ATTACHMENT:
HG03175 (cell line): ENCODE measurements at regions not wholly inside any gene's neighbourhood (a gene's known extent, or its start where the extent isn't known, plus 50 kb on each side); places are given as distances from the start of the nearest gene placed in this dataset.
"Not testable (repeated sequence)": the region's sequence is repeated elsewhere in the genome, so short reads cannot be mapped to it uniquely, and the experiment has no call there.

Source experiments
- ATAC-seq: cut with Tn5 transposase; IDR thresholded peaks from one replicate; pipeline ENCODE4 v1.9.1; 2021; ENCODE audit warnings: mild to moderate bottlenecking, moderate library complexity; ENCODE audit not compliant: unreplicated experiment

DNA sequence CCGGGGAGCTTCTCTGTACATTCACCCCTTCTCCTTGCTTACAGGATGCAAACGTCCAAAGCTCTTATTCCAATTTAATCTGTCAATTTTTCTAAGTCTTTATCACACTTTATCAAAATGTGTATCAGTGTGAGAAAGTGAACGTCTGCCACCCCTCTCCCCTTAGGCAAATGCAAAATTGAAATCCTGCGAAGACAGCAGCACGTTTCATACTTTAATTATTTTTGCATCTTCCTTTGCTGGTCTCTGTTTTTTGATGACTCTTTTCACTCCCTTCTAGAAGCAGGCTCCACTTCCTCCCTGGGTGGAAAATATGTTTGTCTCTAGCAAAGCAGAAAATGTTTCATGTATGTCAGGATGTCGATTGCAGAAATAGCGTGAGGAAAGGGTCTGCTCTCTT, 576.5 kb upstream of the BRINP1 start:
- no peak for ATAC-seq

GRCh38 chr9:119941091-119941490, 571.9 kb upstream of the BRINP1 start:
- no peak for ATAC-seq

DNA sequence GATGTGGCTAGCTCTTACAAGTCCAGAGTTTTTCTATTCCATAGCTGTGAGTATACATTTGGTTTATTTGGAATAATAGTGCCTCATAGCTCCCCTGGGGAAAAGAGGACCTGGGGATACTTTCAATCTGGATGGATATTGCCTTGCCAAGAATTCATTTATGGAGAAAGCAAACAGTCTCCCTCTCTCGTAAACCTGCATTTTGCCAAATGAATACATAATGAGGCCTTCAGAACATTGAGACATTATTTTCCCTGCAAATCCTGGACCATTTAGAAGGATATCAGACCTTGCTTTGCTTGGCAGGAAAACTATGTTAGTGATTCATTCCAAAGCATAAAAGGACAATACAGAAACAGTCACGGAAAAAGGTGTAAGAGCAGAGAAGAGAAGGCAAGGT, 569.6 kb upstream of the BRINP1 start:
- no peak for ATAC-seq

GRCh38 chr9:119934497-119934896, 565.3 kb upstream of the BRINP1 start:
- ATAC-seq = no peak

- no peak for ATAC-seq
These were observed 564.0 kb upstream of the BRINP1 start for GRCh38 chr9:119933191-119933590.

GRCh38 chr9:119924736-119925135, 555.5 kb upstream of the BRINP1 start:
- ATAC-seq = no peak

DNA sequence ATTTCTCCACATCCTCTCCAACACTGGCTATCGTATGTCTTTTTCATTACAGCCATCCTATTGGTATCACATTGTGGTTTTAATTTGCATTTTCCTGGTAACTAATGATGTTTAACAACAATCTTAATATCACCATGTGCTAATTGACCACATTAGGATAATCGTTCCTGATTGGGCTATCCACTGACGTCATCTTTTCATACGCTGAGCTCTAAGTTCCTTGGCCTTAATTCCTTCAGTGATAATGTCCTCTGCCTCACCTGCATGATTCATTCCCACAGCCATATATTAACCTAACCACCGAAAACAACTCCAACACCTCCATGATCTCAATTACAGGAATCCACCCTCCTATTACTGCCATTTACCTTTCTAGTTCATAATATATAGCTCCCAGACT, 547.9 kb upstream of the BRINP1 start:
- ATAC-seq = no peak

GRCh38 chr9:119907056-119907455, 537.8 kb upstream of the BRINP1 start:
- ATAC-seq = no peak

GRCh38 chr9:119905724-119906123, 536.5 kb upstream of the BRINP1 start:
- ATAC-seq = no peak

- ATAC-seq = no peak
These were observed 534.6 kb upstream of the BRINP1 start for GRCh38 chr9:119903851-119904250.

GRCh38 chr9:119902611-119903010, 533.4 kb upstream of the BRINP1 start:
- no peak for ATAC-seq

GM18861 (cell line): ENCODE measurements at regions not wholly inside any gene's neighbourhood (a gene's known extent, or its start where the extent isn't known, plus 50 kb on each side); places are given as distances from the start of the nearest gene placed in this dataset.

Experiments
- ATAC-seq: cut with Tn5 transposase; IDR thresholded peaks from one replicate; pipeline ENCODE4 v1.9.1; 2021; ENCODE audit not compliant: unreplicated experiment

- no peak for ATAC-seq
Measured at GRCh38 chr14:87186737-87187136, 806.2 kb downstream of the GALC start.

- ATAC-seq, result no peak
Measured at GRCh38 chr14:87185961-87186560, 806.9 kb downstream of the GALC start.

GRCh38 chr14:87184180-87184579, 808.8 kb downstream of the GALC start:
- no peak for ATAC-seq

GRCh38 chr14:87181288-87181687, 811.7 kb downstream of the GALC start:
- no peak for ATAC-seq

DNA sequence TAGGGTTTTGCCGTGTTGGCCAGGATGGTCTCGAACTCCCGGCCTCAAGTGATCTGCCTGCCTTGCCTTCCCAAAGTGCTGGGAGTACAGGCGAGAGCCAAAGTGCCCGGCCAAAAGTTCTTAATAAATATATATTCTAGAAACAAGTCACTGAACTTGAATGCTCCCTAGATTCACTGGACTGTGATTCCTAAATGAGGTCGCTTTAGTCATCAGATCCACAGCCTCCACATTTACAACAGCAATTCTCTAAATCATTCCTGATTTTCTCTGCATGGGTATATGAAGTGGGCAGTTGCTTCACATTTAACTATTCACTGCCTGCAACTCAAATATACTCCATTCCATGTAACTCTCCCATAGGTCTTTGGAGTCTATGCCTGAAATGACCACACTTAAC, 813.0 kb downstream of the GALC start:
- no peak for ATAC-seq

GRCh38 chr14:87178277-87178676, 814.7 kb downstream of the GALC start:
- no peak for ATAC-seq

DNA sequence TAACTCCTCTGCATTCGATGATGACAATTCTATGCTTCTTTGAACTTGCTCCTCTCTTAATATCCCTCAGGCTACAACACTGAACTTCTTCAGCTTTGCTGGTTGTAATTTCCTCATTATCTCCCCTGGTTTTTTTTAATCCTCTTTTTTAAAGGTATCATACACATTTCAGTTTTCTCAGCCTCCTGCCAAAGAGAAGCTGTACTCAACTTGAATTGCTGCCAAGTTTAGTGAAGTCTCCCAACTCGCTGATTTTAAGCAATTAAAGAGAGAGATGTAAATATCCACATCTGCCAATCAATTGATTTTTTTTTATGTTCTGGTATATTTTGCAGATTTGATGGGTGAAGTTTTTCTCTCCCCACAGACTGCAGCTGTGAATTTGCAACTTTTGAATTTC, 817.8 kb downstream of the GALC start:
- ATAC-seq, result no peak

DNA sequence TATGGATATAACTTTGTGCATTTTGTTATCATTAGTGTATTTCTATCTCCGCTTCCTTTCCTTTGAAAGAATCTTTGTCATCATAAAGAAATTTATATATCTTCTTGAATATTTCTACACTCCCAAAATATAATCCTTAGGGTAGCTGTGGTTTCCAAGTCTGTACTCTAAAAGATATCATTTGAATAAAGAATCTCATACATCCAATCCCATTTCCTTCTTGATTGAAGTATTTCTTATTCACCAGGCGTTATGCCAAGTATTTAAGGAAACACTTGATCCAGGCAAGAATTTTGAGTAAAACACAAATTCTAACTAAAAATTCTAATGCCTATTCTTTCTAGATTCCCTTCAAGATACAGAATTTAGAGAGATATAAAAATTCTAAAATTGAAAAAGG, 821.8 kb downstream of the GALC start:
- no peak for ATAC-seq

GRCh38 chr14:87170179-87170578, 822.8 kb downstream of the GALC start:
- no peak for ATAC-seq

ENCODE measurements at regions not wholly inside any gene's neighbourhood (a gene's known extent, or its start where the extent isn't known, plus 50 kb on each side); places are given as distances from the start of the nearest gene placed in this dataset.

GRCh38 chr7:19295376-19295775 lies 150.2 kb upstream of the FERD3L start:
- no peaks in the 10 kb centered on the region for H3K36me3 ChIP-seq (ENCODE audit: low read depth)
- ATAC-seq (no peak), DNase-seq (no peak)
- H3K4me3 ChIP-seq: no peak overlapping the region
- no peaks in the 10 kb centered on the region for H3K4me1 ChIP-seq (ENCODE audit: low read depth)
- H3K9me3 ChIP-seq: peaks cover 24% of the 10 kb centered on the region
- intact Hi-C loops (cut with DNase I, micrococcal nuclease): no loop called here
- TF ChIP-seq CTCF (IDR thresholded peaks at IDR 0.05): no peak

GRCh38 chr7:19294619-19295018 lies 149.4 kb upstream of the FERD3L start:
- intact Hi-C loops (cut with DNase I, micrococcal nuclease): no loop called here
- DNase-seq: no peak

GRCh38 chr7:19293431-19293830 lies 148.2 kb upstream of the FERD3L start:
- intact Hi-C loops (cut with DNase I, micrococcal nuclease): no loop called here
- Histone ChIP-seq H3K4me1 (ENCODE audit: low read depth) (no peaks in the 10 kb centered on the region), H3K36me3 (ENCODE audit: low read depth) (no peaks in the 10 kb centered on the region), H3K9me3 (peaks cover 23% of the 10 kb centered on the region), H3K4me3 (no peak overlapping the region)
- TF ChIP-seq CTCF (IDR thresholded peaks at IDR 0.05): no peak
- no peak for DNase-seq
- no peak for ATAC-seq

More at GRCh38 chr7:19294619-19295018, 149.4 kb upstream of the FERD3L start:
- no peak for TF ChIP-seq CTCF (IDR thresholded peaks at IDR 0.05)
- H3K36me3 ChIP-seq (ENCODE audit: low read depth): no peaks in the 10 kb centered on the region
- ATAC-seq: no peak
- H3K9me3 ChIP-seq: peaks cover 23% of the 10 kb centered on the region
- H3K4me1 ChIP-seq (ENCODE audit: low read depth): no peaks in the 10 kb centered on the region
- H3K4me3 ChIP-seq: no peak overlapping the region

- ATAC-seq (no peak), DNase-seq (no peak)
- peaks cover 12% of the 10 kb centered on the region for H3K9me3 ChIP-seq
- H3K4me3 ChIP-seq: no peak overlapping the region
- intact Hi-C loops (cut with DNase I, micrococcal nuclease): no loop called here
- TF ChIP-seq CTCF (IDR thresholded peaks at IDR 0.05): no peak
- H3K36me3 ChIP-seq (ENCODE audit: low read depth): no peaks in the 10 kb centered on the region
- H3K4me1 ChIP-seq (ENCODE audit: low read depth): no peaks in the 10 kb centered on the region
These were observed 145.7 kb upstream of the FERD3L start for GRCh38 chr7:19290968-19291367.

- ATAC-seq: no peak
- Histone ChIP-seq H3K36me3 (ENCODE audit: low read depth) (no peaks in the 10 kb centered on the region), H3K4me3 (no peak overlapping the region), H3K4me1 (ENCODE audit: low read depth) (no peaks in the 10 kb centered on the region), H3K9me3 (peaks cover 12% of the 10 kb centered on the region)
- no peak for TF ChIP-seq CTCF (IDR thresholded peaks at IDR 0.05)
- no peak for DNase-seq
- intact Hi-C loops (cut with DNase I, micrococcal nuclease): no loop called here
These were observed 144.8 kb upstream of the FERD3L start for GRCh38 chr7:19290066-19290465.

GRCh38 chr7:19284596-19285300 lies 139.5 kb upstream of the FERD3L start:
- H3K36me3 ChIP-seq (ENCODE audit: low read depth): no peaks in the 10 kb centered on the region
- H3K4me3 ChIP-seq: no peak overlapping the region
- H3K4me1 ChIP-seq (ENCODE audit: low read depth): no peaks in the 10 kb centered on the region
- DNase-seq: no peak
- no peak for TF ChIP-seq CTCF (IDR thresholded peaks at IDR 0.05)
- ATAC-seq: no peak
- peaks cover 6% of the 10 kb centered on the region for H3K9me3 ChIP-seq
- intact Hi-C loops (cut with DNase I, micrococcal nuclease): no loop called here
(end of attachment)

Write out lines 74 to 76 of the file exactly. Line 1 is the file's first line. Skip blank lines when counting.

- peaks cover 12% of the 10 kb centered on the region for H3K9me3 ChIP-seq
- H3K4me3 ChIP-seq: no peak overlapping the region
- intact Hi-C loops (cut with DNase I, micrococcal nuclease): no loop called here